]. OCT identifies small thin-capped plaques better than any currently available imaging modalities. Cardiovascular OCT has a resolution of approximately 20 µm, catheters less than 1 mm in diameter, and an acquisition rate faster than 30 frames/second. In the early 90‘s we published the first work on OCT cardiovascular imaging, which focused on vulnerable plaque assessment [21
]. Though we have published a large number of studies since, aspects of this paper are particularly relevant to the issues of OCT plaque characterization discussed in the current paper.
The belief current OCT approach can define core composition accurately is primarily based on one study that claimed lipid plaque (the term lipid plaque again would later incorrectly be used interchangeably with necrotic core) had a diffuse intimal lipid border (1992, Yabushita et al.) that could be used as a marker for lipid cores [25
]. We have previously expressed concerns in short editorials but this paper performs a more detailed analysis [23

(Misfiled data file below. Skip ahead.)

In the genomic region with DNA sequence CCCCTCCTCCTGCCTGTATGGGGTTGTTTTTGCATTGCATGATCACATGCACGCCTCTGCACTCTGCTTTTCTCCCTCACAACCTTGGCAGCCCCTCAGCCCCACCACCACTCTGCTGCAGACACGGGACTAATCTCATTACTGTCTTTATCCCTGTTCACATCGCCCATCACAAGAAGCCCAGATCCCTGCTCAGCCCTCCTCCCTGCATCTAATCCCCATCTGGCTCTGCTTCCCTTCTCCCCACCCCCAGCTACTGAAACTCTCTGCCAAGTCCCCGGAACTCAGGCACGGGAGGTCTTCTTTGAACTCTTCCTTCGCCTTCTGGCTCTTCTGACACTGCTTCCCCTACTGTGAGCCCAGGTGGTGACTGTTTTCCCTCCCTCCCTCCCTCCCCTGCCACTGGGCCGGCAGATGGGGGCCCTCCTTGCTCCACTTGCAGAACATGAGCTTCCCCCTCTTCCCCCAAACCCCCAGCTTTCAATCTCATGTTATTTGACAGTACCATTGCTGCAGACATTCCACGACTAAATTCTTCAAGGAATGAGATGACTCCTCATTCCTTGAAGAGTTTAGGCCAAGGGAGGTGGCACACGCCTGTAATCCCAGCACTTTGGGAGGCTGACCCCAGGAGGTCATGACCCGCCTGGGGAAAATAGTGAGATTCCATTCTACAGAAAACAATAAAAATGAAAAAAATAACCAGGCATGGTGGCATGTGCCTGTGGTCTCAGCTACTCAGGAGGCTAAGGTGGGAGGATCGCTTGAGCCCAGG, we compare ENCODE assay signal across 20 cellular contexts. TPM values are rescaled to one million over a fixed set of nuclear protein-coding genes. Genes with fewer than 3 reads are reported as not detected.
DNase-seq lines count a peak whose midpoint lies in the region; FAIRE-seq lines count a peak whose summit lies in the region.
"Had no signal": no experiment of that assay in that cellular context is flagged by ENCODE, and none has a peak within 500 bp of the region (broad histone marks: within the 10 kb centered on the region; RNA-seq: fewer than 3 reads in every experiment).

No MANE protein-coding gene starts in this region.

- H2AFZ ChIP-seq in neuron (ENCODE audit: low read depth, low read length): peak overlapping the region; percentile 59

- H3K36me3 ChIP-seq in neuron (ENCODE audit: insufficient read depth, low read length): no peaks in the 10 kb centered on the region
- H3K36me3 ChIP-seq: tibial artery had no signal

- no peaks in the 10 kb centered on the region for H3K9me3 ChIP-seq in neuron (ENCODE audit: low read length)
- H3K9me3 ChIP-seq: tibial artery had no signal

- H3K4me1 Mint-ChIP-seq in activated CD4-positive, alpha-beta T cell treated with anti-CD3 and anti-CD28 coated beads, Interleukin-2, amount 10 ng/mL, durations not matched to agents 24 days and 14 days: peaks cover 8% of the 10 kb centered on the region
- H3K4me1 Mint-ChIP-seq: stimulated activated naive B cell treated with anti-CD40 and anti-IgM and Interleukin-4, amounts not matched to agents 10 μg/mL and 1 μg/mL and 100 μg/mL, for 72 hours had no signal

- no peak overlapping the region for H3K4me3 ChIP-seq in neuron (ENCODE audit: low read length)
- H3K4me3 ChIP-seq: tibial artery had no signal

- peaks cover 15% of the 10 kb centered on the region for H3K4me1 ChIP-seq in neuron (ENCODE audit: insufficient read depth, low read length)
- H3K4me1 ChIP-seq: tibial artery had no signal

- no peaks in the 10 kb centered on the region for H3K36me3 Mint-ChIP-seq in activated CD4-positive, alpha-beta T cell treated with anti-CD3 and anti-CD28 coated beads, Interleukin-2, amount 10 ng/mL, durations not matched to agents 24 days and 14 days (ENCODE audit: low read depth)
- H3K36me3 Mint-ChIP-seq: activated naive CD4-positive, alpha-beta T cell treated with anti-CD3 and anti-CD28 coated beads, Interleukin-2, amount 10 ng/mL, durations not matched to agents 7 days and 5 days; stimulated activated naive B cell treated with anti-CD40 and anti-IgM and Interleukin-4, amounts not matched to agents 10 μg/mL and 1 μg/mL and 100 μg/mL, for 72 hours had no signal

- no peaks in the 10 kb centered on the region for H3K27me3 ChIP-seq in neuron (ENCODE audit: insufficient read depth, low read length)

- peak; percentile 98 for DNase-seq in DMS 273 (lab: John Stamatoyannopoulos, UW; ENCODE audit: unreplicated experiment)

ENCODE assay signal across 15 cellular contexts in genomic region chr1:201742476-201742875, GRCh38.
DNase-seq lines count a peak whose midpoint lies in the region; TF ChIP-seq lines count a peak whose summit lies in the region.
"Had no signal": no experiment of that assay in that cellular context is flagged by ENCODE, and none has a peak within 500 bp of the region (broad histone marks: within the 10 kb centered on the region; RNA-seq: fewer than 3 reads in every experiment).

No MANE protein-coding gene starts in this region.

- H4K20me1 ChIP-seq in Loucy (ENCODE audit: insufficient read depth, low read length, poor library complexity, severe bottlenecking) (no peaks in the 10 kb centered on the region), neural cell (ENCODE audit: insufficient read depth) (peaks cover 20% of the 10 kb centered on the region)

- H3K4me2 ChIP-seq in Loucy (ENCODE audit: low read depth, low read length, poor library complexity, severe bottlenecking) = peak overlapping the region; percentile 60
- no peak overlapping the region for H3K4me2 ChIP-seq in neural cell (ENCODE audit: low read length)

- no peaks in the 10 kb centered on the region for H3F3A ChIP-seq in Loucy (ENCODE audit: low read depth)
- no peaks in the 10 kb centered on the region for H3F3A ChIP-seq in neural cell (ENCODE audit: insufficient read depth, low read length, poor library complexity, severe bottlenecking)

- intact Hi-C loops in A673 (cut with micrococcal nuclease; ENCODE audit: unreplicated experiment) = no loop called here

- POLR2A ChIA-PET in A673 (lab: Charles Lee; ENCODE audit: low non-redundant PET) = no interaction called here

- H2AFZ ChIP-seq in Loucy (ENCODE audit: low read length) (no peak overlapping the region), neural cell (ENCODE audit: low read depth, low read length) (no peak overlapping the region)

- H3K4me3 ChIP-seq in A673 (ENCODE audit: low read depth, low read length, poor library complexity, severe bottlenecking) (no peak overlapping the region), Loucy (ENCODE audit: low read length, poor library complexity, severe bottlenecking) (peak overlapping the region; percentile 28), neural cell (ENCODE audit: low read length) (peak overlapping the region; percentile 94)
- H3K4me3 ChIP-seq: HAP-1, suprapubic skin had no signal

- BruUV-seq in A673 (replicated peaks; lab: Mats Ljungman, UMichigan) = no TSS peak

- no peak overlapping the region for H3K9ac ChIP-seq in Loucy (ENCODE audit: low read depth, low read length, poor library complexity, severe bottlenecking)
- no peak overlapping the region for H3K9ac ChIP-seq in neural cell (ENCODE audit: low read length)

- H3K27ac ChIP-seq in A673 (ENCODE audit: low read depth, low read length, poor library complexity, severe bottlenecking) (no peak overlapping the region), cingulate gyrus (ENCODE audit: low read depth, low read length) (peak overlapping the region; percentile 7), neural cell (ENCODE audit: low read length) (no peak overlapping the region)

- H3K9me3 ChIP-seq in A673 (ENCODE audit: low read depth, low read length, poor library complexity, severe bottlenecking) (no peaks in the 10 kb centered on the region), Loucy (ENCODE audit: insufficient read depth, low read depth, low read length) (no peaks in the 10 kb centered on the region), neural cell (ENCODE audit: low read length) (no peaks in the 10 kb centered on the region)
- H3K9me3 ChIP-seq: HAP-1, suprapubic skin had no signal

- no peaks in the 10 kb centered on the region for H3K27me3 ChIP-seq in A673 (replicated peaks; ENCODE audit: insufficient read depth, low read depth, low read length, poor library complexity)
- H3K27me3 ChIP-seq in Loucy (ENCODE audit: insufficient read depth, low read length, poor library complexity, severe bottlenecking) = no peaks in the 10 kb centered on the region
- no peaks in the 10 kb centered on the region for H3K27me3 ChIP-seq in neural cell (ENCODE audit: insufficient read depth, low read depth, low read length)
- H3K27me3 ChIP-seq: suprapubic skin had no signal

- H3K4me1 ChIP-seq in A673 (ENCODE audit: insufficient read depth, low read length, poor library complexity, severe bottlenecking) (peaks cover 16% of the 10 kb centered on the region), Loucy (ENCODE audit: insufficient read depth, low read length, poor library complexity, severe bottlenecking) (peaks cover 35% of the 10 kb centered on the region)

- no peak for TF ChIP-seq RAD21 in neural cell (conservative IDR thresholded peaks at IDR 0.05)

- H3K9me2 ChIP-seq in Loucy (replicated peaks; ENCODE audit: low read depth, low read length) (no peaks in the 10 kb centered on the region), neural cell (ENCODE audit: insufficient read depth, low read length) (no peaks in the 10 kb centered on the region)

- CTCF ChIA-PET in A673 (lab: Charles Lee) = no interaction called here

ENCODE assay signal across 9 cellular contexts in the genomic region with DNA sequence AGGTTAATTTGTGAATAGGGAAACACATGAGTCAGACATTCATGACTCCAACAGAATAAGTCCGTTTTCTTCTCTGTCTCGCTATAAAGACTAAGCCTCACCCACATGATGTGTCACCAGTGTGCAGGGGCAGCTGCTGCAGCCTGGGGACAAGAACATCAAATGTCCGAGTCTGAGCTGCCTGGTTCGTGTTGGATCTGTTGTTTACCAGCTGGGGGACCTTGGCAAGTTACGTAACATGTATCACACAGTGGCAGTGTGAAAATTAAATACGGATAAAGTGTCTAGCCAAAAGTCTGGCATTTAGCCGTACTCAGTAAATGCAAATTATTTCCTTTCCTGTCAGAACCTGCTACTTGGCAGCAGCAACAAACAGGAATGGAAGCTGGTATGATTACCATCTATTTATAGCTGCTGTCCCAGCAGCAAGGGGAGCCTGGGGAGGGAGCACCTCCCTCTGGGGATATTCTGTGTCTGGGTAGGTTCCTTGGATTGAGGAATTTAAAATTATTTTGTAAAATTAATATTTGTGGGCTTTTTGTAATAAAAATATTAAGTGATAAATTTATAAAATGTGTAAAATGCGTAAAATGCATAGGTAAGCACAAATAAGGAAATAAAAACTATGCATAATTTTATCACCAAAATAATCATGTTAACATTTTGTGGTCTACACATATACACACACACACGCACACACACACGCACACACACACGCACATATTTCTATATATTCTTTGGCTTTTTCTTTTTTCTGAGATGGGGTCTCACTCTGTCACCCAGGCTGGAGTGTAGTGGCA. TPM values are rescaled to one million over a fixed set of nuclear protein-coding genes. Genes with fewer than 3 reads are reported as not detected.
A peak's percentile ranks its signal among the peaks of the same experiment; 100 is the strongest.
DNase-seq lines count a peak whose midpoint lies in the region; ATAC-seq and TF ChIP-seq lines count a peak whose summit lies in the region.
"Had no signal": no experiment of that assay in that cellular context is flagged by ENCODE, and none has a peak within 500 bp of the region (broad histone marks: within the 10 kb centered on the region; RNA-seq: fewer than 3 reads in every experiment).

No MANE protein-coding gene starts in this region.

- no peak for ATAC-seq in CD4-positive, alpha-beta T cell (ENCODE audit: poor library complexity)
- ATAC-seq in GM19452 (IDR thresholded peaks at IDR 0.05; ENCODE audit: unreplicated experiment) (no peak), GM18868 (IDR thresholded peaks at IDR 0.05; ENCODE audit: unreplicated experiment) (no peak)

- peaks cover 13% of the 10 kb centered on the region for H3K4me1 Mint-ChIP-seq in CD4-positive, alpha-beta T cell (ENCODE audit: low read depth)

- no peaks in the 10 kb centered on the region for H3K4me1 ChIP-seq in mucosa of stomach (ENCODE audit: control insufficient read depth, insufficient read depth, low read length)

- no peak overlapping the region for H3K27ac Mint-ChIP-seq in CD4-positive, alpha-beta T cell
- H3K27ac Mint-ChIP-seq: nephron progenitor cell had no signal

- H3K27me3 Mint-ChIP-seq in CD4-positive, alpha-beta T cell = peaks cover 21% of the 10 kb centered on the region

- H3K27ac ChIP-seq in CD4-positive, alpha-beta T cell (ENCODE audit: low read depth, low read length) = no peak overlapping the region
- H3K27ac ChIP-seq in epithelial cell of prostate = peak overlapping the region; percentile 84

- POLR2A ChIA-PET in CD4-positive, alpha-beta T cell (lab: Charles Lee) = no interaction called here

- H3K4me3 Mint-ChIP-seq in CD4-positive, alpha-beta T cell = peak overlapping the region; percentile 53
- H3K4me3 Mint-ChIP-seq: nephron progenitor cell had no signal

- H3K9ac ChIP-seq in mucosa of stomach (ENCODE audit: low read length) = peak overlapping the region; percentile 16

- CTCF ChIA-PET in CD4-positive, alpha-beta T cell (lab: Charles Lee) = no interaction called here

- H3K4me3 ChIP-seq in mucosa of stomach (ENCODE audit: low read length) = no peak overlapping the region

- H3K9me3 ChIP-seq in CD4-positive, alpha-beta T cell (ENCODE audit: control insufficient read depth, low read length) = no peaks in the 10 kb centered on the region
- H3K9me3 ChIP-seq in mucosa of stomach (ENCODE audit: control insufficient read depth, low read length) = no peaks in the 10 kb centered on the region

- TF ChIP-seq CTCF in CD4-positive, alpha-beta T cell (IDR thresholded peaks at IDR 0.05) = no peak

]. As lipid does not backscatter, some criteria needed to be introduced to differentiate lipid areas from areas where signal was lost from rapid surface attenuation [23
]. In other words if there was no backreflection below the intima it could be either because it was lipid (which gives no backreflection) or because light did not penetrate. The current paper argues that in OCT’s current form and how it is applied, it can’t reliably identify TCFAs because it can’t accurately identify necrotic cores. The Yabushita et al. paper claimed that lipid cores (again we are actually looking for necrotic cores) could be differentiated from signal loss by having diffuse rather than sharp intimal-core borders. There are several lines of evidence that do not support this assertion. First, these criteria only had a 70% predictive power for lipid plaque [25
]. The problems should have been obvious from the author’s own observations “False-positive OCT diagnoses of lipid-rich plaques often contained histological evidence of small amounts of lipid present within a predominantly fibrous plaque. These lesions, perceived as lipid-rich by OCT, were interpreted as fibrous plaque by histopathology